NAPLES, Italy - You can still get to Sesame Street from here and just about everywhere else in spite of Donald Trump’s attempt to wall it off. So as Big Bird might have it, this dispatch about countless global crises is brought to you by the letter “I.”
Put aside 25 other letters in the alphabet and consider only what is happening behind that single capitalized vowel.
Iran, Iraq and Israel are at risk of accidental Armageddon. India’s demagogic Hindu nationalist leader plays chicken with Pakistan. Indonesia faces climate calamities and Islamist zealotry. Iceland, warming fast, may soon be Rockland. Ireland now has a border to protect.
And here in the heart of an Atlantic Alliance that just commemorated victory over Nazis and Fascists 75 years ago, easy-going Italy is making a sharp right turn. Matteo Salvini, vice premier, is gaining popularity fast by blaming Italian woes on migrants and liberals.
This is no time for America to obsess about itself. Yet the pronoun, “I,” and its inseparable partner, “me,” define thinking today in the White House, the Senate and among much of an apathetic electorate. A cohesive worldview has sunk into whatever.
I often liken Trump to Mussolini, but even many Italians who fear a return to fascism say that is unfair to Il Duce. He was no fool, they argue. When he put Italy first it was more than an excuse to bilk the poor and fatten up the rich. Nonetheless, he ended up hanged by his heels.
Viewed from Europe, Trump seems more like a Charlie Chaplin caricature of Hitler, a puffed-up martinet enraptured with himself. But unlike Hollywood’s Little Dictator, Trump has the means to trigger unstoppable conflicts and thwart global efforts to keep Earth habitable.
It is too early to worry much about Italy, with its entrenched family values and uncanny ability to get through just about anything as long as the coffee and grappa hold out. Those I-states in the Middle East are the real threat.
Before Trump rattles any more missiles, he needs a ten-minute briefing on what happened the last time someone invaded Iran – and on how Iran’s 27-century-deep Persian roots underlie a sophisticated society that belies stereotypes about extremist ayatollahs.
Even if John Bolton’s usual chest-bumping doesn’t ignite war, it solidifies hardline leaders. Crippling sanctions on a complex nation of 81 million only embitter moderate and Western-oriented Iranians eager to reconnect with the wider world.
Sanctions mean Iran has fewer funds to underwrite proxy guerrilla armies, but deepening hatreds increase their fervor. Low-cost weaponry and simple terror devices can take a heavy toll.
The “horrible Iran deal” that Trump excoriates was hard-won progress, linking the United States, Western Europe, Russian and China in joint diplomacy to pull Iran back from a headlong rush toward a nuclear arsenal.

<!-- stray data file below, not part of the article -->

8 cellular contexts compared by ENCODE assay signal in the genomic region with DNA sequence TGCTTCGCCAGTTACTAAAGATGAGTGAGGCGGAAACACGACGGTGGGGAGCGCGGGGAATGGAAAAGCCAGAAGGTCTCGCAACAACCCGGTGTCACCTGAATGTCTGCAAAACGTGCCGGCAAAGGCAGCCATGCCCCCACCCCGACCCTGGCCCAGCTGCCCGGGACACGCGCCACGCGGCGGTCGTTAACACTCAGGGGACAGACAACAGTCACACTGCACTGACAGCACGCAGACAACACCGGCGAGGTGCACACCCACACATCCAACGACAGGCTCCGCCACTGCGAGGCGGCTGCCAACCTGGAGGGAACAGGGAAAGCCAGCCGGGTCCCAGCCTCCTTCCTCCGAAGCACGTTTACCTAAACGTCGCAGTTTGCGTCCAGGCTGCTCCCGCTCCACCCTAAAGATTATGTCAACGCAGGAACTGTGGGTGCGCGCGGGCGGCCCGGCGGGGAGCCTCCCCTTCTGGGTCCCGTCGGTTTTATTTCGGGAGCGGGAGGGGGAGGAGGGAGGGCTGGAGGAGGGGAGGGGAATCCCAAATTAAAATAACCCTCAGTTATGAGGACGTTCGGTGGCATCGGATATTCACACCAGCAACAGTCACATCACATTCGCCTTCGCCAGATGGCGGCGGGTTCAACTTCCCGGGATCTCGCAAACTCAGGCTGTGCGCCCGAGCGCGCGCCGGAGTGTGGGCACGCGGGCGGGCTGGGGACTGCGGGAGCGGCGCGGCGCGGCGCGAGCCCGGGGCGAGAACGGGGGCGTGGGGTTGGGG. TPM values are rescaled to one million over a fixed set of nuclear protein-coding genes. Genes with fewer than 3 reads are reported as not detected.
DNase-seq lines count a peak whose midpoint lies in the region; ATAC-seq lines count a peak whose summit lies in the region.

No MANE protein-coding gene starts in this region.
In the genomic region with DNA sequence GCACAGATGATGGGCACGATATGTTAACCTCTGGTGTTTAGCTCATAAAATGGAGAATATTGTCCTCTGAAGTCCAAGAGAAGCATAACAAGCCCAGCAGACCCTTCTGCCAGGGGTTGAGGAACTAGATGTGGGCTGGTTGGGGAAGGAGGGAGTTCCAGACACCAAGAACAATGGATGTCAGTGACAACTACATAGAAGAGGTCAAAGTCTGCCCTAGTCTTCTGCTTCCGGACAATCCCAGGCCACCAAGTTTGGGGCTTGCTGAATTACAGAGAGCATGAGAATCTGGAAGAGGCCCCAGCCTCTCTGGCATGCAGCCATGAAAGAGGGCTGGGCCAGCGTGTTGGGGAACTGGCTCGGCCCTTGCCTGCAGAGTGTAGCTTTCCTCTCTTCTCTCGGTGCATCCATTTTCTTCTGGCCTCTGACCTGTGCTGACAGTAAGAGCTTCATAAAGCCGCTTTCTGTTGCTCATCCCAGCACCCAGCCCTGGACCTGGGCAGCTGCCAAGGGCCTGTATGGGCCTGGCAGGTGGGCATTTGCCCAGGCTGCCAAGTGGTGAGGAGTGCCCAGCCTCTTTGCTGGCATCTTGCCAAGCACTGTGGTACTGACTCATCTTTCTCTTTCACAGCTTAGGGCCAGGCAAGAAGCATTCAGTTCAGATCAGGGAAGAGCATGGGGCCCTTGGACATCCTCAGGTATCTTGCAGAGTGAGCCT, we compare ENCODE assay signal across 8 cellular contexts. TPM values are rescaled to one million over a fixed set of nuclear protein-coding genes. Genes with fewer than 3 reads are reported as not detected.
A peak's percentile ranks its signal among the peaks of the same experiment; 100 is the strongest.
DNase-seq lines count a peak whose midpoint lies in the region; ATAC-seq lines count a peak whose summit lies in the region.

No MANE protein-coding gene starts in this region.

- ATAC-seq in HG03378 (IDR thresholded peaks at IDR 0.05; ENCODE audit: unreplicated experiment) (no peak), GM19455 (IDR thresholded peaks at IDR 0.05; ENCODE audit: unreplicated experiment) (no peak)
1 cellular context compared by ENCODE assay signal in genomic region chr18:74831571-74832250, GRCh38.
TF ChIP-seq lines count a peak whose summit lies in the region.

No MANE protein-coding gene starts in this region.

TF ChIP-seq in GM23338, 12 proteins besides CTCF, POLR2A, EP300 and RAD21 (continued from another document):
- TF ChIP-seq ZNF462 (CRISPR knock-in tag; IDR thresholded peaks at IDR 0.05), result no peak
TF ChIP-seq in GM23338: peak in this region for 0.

Trump’s reaction is likely because Hillary Clinton was instrumental in negotiating the deal. It allows for de-escalation without unenforceable ultimatums. Sending troops that could spark hostilities is among the dumbest moves of an administration that excels at dumb moves.
In 1979, Ayatollah Khomeini routed the Shah, who took power in 1953 after American and British agents engineered a coup against a popular prime minister who nationalized Iran’s oil. Saddam Hussein seized on the revolutionary upheaval to storm across the border.
For eight years, despite increasing American, Soviet and French military aid to Saddam, Iran fought Iraq to a standstill. Human waves of Koran-clutching volunteers faced air assaults and heavy artillery. The death toll among combatants and civilians soared above a half million.
The war cost Iraq $687 billion. Iran’s naval blockade, missile attacks and air strikes all but paralyzed shipping in the region. More than 500 commercial ships suffered damage. When it ended, Iran spent billions arming for any subsequent future threat.
And now Trump, clueless, tweets: “If Iran wants a fight, it’s the official end of Iran.” As with North Korea, his unhinged non-policy of alternating sticks with carrots has turned slow, steady diplomacy into a high-stakes game of liars’ poker.
The world is moving on. While Trump invented cheering crowds in a Britain that largely reviles him, then avoided the gaze of Normandy war heroes, Vladimir Putin embraced Xi Jinping in Beijing. After wary coexistence, they are bosom buddies with a common nemesis.
In Italy, as elsewhere, people ask how Trump gets away with what Robert Mueller made blindingly clear. How can he obstruct justice, condone Russian meddling, overstep authority, weasel out of taxes and promote personal interests? The answer is easy: no one stops him.
And that takes us back to Sesame Street. It’s not about money. The cost to taxpayers is chump change for a president who has squandered $106 million on golf holidays. He knows that the writers make young people think, and Big Bird is onto him.
In the 1980s, the show savaged Ronald Grump, who bulldozed a neighborhood to build a Grump Tower and yelled at evicted residents who protested. In 2005, Oscar the Grouch, who lives in a garbage can, lauded Donald Grump for having the most trash in the world.
When Trump targeted Sesame Street in 2017, Jimmy Kimmel responded in a monologue: “That show teaches so many things he needs to know: which thing is bigger than the other, how to spell, the importance of telling the truth and sharing, listening to others. Maybe throw in some ‘Schoolhouse Rock!’ He could find out how government works.”
Plenty of i-words apply to America’s man who would be king, including apt if uncharitable adjectives that start with “ig” or “im.” One reflects a distressing reality: incumbent. But there is also that keyword, which looms larger by the day: impeach.